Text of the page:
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Proteinuria (Excessive Protein in Urine) in Cats

By: Dr. Mary Anna Labato

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Proteinuria is the presence of excessive protein in the urine, released from the glomerulus, the filtering unit of the kidney. Normal urine contains only small amounts of protein.

The anatomical structure of the filtering unit of the kidneys restricts the passage of proteins over a certain size. Albumin, an important blood protein, constitutes only a small portion of the protein normally present in urine. Smaller proteins can pass freely through the glomerulus, but are largely reabsorbed by the cells of the kidney tubules.

There are three classifications of proteinuria:

  • Preglomerular
  • Postglomerular
  • Glomerular

    Glomerular proteinuria is the result of damage to the glomerulus. Large amounts of albumin are lost through the glomerulus.

    Causes of Glomerular Proteinuria

    There are a number of disorders associated with glomerular proteinuria including:

  • Immune-mediated disease (systemic lupus erythematosus)
  • Infectious diseases such as ehrlichiosis, Lyme disease and chronic bacterial infections
  • Diabetes mellitus
  • Pituitary-dependent hyperadrenocorticism (Cushing's disease)
  • Hypertension (high blood pressure)
  • Hereditary forms
  • Inflammatory (from circulating antigen-antibody complexes, heartworm disease)
  • Amyloidosis (the deposition of a body protein, amyloid A, the result of a chronic inflammatory process)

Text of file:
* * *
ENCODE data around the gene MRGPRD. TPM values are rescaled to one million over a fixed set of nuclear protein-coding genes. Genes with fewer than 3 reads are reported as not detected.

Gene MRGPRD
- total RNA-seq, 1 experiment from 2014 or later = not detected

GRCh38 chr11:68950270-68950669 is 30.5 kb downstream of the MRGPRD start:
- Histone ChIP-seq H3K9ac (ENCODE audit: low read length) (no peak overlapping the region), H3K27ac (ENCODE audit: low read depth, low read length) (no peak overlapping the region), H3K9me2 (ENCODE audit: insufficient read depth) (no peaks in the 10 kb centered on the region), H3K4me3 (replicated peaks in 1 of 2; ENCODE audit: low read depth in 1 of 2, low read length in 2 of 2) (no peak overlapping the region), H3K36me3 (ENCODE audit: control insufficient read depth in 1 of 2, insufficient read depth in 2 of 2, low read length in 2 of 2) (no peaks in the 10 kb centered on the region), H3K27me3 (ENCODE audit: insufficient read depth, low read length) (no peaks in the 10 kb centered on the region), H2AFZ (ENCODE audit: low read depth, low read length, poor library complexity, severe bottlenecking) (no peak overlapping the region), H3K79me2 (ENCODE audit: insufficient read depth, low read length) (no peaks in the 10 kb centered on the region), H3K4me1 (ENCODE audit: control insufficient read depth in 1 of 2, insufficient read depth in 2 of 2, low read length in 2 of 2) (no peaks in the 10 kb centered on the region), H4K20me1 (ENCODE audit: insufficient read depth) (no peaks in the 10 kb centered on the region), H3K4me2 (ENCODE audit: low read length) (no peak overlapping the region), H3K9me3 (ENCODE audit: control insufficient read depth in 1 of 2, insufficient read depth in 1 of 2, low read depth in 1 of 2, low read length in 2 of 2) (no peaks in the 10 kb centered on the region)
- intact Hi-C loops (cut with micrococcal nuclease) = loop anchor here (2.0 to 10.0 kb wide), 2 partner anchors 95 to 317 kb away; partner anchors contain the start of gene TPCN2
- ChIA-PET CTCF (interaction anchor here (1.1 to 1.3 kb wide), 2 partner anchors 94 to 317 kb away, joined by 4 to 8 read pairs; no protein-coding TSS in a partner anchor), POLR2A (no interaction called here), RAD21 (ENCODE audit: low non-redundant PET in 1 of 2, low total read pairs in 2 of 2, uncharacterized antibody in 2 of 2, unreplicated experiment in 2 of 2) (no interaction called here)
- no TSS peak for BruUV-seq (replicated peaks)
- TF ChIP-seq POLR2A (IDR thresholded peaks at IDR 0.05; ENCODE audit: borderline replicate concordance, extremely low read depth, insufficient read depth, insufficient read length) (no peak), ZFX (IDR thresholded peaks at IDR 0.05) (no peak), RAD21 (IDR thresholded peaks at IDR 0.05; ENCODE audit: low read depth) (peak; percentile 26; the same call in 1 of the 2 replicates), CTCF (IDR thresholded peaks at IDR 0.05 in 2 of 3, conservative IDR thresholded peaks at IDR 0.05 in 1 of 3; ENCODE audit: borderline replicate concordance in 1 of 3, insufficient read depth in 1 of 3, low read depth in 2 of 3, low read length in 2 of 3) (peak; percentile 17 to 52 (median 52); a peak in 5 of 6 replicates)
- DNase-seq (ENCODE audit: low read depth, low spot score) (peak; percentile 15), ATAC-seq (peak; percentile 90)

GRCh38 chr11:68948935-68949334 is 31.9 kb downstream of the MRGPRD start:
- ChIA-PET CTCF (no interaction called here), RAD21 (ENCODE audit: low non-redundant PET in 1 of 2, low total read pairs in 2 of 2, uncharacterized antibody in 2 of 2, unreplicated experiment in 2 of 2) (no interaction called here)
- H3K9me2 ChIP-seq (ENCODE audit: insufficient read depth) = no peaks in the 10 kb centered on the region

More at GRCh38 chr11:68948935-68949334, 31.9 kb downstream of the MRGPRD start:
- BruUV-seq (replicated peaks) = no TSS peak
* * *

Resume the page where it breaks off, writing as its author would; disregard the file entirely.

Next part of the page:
Animals with glomerular proteinuria are described as having glomerulonephritis or a glomerulonephropathy.

    Diagnostic Approach

    Diagnostic tests needed to identify proteinuria include:

  • Urinalysis
  • Urine protein/creatinine ratio to determine the severity of protein loss in the urine
  • General health screen including blood pressure determination

    Clinical Signs

  • Clinical signs may be subtle until significant protein loss has occurred or may reflect the underlying disease

  • Most animals present with signs of anorexia (loss of appetite), vomiting, weight loss, depression and weakness

  • There is a male predominance seen in cats

  • Cats average age of onset is 4 years

  • Familial amyloidosis has been recognized in Abyssinian cats

    Treatment

    There are three basic treatment objectives:

  • Identification and elimination of causative antigens
  • Reduction of glomerular inflammation and fibrin deposition
  • Adjustment of the immune response to a desired level (immunomodulation)

    First identify and correct all underlying processes. Treat any underlying infections and/or cancerous processes. Rule out via diagnostic tests any of the infectious causes or immune-mediated diseases.

    Immunosuppressive treatment is controversial. The primary indication for use is if the underlying cause is immune-mediated and responsive to steroids.

    For the treatment of proteinuria, the rationale is to decrease the magnitude of urinary protein loss by feeding a moderately restricted protein diet.

    Low protein, low phosphorus diets should be given to pets in kidney failure. Low salt diets should be given to pets with high blood pressure (hypertension). Diets supplemented with omega-3 fatty acids to limit the inflammatory response.

    A very low dose of aspirin may be given to prevent blood clot formation. Medications may be prescribed to control blood pressure in pets that are hypertensive. One type of antihypertensive medication called angiotensin converting enzyme (ACE) inhibitors (e.g. enalapril) have been shown to decrease protein loss through the kidneys.

    Home Care

  • Administer any medications prescribed by your veterinarian.

  • Observe your pet's overall attitude and appetite and watch for evidence of enlargement of the abdomen (ascites) or swelling (edema) of the paws, limbs or face that could indicate development of fluid accumulation from the low protein

  • Observe your pet for difficulty breathing or limb weakness that may indicate development of thromboembolism (blood clot). Also watch for increased water consumption and urination, vomiting, lethargy or loss of appetite

  • Schedule regular follow-up visits with your veterinarian.

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